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This Makes it Easy to Stop Overeating

Apr 23, 2020

 


 

Last week we talked about how to stop overeating (find it here).

 

The process has to do with feeling the urge, allowing it to pass through you (60-90 seconds if you don’t resist) and not acting on it.

 

Do that enough times and the urge goes away (It’s classical conditioning—ala Pavlovian dogs from psychology class)

 

I mentioned one trick that helps the process: a compelling reason (see the video at the end of the blog for more on that).

 

Well today I want to talk about the secret sauce that super charges the whole experience—makes it easier, faster and a lot more pleasant.

 

In fact, it makes any change you want to make easier, faster and more pleasant.

 

That secret is self-compassion.

 

Here’s how it works:

 

If it’s say 8pm and you finished a nice well-rounded meal at 7pm chances are you are not physically hungry.

But you really want some cookies.

You're just watching Netflix, minding your own business when the urge hit. Usually you just get up, make your way over to the pantry and grab the packet, but this time you’re going to ride it out.

 

What happens first?

 

First we notice the discomfort of not obeying the urge.

 

If we breathe through it (remember, 60-90 seconds) without resisting the discomfort, it will subside.

 

Next, we try to figure out what caused the urge in the first place. This is advanced stuff, here.

 

You could just do the classical conditioning work and extinguish the urge/habit by feeling it through and not rewarding it. Over and over. That will work.

 

But if you’d like to get a handle on how the habit got started in the first place and therefore make it unlikely you'll set up another overeating food habit in the future, then here’s what you do.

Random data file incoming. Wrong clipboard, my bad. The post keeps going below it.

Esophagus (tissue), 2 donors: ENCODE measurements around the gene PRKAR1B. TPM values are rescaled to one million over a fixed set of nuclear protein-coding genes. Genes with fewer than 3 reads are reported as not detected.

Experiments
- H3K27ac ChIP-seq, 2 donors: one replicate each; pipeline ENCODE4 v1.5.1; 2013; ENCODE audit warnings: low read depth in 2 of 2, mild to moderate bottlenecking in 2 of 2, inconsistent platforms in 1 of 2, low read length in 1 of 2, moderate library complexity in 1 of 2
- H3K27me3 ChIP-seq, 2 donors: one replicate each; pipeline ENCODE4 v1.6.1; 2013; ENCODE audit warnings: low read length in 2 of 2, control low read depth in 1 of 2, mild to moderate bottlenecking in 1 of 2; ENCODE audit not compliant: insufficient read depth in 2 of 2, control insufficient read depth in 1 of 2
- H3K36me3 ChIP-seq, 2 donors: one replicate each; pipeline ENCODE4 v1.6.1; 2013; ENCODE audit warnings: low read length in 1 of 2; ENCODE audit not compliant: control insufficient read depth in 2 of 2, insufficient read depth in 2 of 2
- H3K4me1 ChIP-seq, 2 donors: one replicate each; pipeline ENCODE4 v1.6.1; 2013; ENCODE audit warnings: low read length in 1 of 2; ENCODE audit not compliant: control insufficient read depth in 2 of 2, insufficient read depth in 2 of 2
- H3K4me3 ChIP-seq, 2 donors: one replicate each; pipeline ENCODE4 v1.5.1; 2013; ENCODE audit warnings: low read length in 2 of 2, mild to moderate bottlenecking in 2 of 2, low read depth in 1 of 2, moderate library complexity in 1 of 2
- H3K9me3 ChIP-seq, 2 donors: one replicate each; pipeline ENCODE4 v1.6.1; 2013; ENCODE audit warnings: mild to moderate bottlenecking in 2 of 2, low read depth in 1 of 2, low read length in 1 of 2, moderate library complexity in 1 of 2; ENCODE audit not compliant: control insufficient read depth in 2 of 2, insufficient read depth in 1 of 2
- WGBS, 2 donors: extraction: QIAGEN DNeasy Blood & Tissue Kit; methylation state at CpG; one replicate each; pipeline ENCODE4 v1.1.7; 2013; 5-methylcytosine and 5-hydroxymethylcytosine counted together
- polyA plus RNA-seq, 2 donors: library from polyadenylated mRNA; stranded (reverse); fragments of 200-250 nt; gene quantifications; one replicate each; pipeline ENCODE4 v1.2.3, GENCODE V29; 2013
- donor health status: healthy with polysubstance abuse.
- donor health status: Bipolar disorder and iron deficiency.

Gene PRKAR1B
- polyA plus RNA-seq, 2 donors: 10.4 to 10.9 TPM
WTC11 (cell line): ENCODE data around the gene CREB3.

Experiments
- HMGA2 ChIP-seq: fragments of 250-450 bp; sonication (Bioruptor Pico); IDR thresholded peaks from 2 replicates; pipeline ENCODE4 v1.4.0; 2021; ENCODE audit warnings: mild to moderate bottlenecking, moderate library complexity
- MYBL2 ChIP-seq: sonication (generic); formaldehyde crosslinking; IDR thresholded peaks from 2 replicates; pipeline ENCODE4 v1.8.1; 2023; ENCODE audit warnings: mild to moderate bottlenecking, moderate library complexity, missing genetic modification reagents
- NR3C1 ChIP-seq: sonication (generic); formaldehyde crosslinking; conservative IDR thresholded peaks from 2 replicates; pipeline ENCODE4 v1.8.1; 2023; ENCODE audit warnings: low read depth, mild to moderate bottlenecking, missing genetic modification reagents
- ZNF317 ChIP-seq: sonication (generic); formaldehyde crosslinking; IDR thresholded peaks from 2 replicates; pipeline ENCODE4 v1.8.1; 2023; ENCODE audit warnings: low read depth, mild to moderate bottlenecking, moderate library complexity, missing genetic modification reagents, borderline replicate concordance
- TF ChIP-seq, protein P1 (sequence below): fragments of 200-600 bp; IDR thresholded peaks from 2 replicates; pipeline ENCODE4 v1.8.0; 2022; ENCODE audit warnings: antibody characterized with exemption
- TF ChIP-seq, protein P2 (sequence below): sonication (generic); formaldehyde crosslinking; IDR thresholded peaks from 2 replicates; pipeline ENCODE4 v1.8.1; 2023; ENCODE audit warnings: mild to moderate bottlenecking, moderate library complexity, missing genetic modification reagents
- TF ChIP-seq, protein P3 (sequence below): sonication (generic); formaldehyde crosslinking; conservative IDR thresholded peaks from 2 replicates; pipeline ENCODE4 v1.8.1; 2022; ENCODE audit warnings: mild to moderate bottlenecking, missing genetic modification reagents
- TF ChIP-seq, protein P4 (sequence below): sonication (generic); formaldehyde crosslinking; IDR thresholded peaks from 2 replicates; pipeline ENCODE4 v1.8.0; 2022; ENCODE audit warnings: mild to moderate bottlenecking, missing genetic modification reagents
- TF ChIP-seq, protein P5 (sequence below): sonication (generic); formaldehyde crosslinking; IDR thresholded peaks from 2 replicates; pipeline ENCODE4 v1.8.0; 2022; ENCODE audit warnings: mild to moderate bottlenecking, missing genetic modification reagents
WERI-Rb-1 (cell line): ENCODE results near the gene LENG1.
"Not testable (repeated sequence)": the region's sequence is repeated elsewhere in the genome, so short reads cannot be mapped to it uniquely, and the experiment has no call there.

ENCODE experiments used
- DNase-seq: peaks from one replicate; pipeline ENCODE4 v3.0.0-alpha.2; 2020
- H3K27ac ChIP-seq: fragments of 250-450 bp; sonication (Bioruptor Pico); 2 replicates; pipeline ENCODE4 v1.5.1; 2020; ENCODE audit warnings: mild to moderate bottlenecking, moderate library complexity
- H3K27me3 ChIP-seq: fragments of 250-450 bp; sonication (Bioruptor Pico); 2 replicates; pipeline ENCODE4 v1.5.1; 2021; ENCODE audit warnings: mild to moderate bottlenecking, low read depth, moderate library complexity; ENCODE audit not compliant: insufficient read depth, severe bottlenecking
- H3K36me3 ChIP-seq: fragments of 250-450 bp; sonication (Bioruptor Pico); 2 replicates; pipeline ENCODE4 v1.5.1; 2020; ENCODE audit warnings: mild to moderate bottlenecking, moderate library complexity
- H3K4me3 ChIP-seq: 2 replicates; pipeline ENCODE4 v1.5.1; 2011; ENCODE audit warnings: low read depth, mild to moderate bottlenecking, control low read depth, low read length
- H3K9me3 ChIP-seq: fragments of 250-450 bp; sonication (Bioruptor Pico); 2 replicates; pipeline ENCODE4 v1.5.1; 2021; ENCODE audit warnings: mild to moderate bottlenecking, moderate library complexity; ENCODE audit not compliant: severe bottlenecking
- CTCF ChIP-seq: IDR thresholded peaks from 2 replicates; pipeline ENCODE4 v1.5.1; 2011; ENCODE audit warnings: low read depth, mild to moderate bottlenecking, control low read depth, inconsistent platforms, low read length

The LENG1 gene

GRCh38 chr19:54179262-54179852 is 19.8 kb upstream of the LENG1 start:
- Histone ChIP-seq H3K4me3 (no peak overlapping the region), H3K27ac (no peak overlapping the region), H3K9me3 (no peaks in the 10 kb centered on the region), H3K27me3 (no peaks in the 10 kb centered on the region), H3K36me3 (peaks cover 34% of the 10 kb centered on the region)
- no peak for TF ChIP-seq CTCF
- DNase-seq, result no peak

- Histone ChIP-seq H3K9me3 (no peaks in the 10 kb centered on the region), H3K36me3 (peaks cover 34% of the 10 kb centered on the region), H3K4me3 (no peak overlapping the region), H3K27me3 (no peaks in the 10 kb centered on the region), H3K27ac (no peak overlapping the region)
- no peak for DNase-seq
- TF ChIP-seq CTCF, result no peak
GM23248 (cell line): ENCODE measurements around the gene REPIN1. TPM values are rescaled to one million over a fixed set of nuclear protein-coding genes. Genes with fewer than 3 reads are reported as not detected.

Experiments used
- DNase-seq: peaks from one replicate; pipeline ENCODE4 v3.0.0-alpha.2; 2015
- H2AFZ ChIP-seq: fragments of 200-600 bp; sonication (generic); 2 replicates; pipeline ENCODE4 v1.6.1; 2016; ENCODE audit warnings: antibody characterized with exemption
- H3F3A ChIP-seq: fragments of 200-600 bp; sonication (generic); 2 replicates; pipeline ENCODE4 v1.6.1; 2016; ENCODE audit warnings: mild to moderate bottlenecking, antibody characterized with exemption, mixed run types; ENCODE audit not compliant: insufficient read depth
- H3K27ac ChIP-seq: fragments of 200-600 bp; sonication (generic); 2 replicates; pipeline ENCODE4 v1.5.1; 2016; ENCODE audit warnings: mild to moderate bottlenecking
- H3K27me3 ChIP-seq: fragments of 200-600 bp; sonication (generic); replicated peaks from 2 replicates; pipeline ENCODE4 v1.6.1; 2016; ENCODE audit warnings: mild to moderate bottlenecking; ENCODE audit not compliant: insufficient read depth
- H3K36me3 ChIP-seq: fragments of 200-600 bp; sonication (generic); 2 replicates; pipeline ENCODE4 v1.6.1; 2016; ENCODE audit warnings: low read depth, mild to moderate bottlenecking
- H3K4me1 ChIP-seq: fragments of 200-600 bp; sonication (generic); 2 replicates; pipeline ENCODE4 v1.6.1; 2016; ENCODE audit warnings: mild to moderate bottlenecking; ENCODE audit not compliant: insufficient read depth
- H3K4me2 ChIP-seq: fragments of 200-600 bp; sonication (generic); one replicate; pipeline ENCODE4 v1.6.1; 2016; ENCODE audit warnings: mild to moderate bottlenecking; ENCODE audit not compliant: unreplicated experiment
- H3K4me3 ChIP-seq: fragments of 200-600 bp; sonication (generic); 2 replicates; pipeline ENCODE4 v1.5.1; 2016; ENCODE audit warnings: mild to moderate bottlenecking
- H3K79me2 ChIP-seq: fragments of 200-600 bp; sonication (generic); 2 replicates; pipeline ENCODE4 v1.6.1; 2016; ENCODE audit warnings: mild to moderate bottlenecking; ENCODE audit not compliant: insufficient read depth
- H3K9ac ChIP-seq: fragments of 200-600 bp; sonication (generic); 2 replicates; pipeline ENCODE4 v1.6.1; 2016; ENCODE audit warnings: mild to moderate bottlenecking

Figure out what you were feeling right before the urge hit.

 

In the scenario above, if you're watching TV at night, it could very easily be boredom or restlessness. But depending on what you were thinking—like if your mind got triggered by something you saw—then it could be sadness or jealousy or loneliness or fear.

 

Identifying what you were feeling means you can address it more directly rather than tranquilize it with food.

 

Now here’s where the compassion comes in—we may not get this right every time.

 

Meaning, we may try to ride out the urge, but it’s just too big this time so we eat. Or we feel bored and before we realize it we’re eating ice cream.

 

Often what we do to ourselves when we’re trying something new, especially when it comes to changing overeating behaviors, is beat ourselves up for each imperfect attempt.

 

“How could you do this AGAIN?!”

“You’re going to be fat forever!”

“You’re too old to change.”

“You don’t deserve to lose weight.”

 

When we layer shame or embarrassment or disappointment or punishment on top of the fear or boredom or restlessness or loneliness, that’s when it gets unbearable.

 

Ice cream it is.

 

Compassion for the original feeling and for any attempt to change a behavior makes it bearable—literally. You can bear boredom or sadness, it’s the shame that gets you.

 

How would you treat a 4-year-old who’s afraid or disappointed?

With compassion.

A hug or kind word. Understanding.

You deserve nothing less.

 

It’s usually quite understandable how someone could be feeling what they're feeling: boredom, isolation, loneliness during months of home-stay, fear about a pandemic, anxiety over an uncertain future.

 

Sounds normal to me.

 

That’s why being aware of the feelings matters.

 

When we can identify them, we can dose them with understanding and compassion rather than cake.

 

Your heart and your waistline will be so grateful.

 

 

 

 

 

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